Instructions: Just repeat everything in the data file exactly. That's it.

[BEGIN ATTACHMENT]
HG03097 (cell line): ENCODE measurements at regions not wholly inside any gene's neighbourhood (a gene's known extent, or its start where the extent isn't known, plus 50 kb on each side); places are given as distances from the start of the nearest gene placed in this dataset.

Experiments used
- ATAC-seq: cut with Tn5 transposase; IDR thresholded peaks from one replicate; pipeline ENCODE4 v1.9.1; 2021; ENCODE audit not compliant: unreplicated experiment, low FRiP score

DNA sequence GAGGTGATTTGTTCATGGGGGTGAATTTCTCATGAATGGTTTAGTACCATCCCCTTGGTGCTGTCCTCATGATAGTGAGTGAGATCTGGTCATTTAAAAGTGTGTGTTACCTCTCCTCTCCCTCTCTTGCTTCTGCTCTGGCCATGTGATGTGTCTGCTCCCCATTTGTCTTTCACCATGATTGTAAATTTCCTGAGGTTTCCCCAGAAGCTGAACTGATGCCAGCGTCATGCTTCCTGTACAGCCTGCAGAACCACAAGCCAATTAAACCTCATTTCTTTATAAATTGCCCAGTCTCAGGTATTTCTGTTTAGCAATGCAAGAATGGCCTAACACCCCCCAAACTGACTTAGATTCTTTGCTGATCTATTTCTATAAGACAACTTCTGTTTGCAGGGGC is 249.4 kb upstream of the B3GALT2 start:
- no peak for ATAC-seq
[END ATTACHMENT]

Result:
HG03097 (cell line): ENCODE measurements at regions not wholly inside any gene's neighbourhood (a gene's known extent, or its start where the extent isn't known, plus 50 kb on each side); places are given as distances from the start of the nearest gene placed in this dataset.

Experiments used
- ATAC-seq: cut with Tn5 transposase; IDR thresholded peaks from one replicate; pipeline ENCODE4 v1.9.1; 2021; ENCODE audit not compliant: unreplicated experiment, low FRiP score

DNA sequence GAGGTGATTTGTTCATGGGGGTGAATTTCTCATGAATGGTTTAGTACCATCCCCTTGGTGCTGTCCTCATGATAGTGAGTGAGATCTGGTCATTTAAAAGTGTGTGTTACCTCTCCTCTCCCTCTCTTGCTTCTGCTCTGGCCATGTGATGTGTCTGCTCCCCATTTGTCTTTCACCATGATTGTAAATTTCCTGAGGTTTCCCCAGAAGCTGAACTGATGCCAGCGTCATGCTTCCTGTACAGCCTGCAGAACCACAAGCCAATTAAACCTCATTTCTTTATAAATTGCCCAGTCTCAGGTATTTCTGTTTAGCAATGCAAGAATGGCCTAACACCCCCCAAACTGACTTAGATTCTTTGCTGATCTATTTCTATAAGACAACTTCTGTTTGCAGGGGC is 249.4 kb upstream of the B3GALT2 start:
- no peak for ATAC-seq